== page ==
Still, despite Labour’s better performance and its success in denying Mrs. May a majority, the party has lost its third general election in a row. With its strong showing among a newer generation, and normal voter fatigue with any party in power, Labour may eventually find its way back to Downing Street, more likely with a minority government. But as now, the party will have difficulty finding willing coalition partners with enough seats of their own to push it over the top.
Divisions over Brexit — the 2016 referendum vote was 52 percent to 48 percent — were only enhanced by this election. The Conservatives, promising a hard Brexit, with Britain out of the European single market and customs union, garnered votes and some seats in areas like the north and West Midlands, that voted heavily to quit the European Union and gave the U.K. Independence Party large votes in 2015. But that tough stance also put off some who had voted to remain.
Labour, which also committed to Brexit but in a vaguer, softer way that would try to preserve free trade with Europe, did well in big cities and the south, which voted predominantly to remain. And it also kept the votes of some former Labour voters who were more put off by Mrs. May’s austerity plans and poor campaign than by their cultural and political discomfort with Mr. Corbyn.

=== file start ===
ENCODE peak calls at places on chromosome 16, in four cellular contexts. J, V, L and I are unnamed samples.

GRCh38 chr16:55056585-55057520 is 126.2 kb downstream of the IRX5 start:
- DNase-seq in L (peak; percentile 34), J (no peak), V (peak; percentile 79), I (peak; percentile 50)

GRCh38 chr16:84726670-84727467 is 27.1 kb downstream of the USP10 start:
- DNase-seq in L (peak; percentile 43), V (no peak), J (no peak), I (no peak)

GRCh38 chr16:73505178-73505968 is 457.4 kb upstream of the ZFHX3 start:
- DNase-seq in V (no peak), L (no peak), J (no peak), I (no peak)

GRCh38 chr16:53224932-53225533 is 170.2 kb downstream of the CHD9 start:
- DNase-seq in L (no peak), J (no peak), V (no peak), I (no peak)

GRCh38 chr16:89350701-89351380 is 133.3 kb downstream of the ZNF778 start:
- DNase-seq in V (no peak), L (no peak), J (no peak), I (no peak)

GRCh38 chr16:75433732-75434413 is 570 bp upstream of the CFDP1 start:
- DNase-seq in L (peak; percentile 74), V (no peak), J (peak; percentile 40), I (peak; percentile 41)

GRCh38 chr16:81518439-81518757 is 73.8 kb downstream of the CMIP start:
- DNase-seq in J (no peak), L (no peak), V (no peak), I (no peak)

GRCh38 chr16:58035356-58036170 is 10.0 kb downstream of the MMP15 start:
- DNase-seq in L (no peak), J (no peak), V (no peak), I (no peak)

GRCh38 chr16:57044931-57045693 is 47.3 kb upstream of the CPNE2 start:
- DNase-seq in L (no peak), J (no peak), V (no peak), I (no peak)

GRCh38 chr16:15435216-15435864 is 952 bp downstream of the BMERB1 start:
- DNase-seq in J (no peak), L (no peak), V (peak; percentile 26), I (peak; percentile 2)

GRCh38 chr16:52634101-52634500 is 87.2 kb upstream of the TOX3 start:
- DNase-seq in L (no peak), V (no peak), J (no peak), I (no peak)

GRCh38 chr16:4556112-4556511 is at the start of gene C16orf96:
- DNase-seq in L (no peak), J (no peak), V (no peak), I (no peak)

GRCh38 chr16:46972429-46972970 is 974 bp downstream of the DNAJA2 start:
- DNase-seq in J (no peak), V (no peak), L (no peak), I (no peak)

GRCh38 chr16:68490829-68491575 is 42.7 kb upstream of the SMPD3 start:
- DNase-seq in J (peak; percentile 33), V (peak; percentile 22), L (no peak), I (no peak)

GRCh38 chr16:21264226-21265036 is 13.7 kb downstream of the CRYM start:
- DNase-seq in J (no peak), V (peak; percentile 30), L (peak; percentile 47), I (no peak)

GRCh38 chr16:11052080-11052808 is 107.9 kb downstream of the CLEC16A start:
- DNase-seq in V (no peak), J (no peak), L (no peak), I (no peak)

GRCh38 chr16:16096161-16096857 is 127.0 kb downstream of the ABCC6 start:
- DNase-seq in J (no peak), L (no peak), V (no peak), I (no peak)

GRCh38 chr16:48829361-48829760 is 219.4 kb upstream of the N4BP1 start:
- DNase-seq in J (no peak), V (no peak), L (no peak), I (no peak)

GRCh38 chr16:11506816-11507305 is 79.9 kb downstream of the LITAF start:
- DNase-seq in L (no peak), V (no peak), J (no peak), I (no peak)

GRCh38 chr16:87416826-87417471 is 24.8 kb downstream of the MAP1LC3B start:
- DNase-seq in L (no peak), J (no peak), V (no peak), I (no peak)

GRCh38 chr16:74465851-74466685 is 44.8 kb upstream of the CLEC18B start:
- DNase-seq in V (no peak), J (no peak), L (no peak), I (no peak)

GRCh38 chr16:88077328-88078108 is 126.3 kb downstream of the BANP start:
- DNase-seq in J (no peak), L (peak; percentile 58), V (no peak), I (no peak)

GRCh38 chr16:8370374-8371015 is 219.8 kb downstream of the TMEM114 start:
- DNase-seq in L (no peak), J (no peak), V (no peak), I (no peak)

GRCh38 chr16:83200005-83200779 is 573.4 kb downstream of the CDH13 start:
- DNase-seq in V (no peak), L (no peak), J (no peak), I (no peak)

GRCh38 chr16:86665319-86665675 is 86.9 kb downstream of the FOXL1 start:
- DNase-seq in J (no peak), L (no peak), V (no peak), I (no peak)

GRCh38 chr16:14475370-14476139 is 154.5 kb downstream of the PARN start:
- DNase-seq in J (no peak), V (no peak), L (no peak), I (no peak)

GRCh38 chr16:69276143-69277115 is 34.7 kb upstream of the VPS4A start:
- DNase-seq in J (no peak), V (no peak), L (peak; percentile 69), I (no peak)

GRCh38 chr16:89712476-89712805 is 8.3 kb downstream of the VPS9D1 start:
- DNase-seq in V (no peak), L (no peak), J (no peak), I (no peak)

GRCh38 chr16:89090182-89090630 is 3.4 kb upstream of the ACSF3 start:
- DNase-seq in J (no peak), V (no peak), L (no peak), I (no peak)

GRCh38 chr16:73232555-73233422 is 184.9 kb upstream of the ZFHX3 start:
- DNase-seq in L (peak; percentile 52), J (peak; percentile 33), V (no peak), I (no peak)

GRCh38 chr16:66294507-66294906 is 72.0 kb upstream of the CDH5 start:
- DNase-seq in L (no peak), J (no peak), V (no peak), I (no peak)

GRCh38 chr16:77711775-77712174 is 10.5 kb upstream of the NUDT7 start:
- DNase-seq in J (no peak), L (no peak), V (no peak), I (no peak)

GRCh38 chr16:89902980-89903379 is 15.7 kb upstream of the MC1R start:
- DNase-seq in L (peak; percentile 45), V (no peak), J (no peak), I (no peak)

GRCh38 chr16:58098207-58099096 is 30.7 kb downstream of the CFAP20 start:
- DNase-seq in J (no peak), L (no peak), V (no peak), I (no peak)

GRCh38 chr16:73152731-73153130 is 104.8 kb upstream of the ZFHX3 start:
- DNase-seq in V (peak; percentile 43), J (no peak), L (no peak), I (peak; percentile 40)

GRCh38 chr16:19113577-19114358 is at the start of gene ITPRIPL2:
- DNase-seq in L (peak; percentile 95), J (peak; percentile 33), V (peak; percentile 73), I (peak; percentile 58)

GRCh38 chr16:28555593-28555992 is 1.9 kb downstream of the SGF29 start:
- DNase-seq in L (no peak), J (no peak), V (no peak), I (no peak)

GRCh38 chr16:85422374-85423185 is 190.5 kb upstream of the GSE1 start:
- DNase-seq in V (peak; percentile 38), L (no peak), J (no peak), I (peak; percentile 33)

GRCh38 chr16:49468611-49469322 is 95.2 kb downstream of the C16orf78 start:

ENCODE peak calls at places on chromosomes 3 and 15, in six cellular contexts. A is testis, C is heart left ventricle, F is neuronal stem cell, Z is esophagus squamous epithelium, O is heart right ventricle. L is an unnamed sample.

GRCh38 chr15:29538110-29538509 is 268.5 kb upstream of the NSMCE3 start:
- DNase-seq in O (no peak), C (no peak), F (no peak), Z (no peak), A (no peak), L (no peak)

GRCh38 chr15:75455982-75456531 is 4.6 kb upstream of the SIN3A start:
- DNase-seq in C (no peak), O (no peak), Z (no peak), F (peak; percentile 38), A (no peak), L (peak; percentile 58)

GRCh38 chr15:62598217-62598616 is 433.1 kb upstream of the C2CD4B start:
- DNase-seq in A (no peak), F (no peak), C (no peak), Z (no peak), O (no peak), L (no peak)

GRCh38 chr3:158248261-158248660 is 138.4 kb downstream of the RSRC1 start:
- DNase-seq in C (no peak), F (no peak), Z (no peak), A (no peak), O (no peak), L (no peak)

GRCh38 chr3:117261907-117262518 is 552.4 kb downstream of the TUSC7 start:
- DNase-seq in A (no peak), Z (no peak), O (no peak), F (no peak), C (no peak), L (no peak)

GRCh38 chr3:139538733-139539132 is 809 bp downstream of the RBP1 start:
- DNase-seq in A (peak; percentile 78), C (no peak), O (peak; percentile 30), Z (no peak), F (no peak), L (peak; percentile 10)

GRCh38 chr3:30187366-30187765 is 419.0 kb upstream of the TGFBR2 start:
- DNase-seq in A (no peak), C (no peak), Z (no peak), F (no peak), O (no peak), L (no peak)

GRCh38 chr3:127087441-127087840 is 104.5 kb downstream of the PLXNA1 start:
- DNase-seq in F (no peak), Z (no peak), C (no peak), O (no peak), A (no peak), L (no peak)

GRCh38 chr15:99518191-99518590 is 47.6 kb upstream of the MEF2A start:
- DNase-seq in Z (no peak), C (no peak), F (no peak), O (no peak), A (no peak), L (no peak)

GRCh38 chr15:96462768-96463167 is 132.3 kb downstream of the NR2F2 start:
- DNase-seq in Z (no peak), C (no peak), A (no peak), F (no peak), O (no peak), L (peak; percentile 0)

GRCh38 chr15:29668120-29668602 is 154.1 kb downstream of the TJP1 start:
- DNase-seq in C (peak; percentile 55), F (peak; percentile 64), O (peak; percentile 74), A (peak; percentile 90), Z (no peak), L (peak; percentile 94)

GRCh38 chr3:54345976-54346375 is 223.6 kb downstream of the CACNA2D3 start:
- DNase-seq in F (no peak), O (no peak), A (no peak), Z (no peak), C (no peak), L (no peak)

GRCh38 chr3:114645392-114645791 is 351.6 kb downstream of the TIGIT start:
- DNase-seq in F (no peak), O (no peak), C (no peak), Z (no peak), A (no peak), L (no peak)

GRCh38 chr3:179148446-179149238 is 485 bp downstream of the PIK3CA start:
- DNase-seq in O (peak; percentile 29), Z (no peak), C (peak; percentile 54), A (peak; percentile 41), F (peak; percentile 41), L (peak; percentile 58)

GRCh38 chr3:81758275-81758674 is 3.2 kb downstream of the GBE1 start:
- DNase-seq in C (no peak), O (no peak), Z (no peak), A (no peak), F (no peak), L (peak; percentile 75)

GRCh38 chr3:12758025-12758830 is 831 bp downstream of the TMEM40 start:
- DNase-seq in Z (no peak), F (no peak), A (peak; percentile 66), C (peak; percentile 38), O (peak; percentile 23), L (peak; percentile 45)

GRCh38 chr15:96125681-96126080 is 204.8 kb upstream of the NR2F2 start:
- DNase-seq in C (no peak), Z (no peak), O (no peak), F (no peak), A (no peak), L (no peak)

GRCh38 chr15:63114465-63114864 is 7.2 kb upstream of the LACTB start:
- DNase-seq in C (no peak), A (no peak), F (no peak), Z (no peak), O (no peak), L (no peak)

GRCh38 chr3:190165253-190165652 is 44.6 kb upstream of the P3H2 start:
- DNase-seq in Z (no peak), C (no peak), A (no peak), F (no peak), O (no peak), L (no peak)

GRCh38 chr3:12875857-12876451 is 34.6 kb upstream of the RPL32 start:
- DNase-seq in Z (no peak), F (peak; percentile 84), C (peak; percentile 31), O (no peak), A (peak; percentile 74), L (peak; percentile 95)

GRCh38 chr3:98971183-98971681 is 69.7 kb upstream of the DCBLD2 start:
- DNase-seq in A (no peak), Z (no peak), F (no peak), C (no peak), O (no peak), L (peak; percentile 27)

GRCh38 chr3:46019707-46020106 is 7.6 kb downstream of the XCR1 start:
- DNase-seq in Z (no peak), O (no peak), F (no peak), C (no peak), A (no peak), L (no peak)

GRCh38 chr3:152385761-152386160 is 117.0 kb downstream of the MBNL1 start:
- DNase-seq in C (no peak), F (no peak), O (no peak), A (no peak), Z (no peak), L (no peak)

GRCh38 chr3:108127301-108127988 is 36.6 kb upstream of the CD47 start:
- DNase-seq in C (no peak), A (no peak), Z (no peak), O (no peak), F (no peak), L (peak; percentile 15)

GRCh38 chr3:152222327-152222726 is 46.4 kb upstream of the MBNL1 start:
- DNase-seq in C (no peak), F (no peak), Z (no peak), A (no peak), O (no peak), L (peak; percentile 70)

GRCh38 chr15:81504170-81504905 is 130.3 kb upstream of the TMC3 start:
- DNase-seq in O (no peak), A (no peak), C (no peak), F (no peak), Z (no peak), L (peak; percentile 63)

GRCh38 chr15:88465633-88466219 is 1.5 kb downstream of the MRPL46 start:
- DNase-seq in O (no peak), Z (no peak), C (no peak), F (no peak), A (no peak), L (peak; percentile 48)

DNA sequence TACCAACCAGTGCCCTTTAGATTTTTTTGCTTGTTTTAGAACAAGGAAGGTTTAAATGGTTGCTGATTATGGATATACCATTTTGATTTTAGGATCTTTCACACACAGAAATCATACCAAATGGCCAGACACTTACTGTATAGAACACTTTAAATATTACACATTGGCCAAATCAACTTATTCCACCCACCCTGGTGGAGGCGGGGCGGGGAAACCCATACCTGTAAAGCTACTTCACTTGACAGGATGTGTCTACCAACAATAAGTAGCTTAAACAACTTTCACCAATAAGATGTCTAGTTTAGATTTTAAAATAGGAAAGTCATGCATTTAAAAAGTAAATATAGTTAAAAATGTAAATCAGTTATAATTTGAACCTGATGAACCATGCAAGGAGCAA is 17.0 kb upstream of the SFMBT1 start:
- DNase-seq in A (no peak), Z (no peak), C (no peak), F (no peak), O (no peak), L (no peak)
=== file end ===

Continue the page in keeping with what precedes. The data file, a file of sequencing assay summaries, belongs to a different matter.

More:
In the new media culture, said Tony Travers, a professor of government at the London School of Economics, “people are switching loyalties, not tribally, but like consumers.”
In the 1950s, some 96 percent of voters chose one of the two main parties, which were class-based. About 45 percent always voted Labour or Conservative, and only 6 percent moved back and forth, he said.
The two major parties’ vote share fell to about 65 percent in the previous two elections, with the rise (and now the fall) of the Liberal Democrats and UKIP. But the resurgence this time, Mr. Travers argued, “is not just a resuscitation of the two-party system,” but also a sense among voters that they need to pick between them to have some hope of voting for a winner.
“People are not tribal, but switch loyalties depending on which of the two parties most represent what I want to achieve,” he said, whether the goal be a judgment on Brexit, or foreign policy, or tax or tuition. “That makes it very complicated for political parties, for pollsters and for political scientists — let alone Britain’s allies.”
But in the next election — which could, given the current chaos, come within the year — “the voters could churn again, back to another majority party or off to a minor party,” said Philip Cowley, a professor of politics at Queen Mary, University of London.
“Traditional politics are disrupted,” said Professor Bale. “Voters are no longer so easy to please. And we shouldn’t see this as an aberration. This is the new normal.”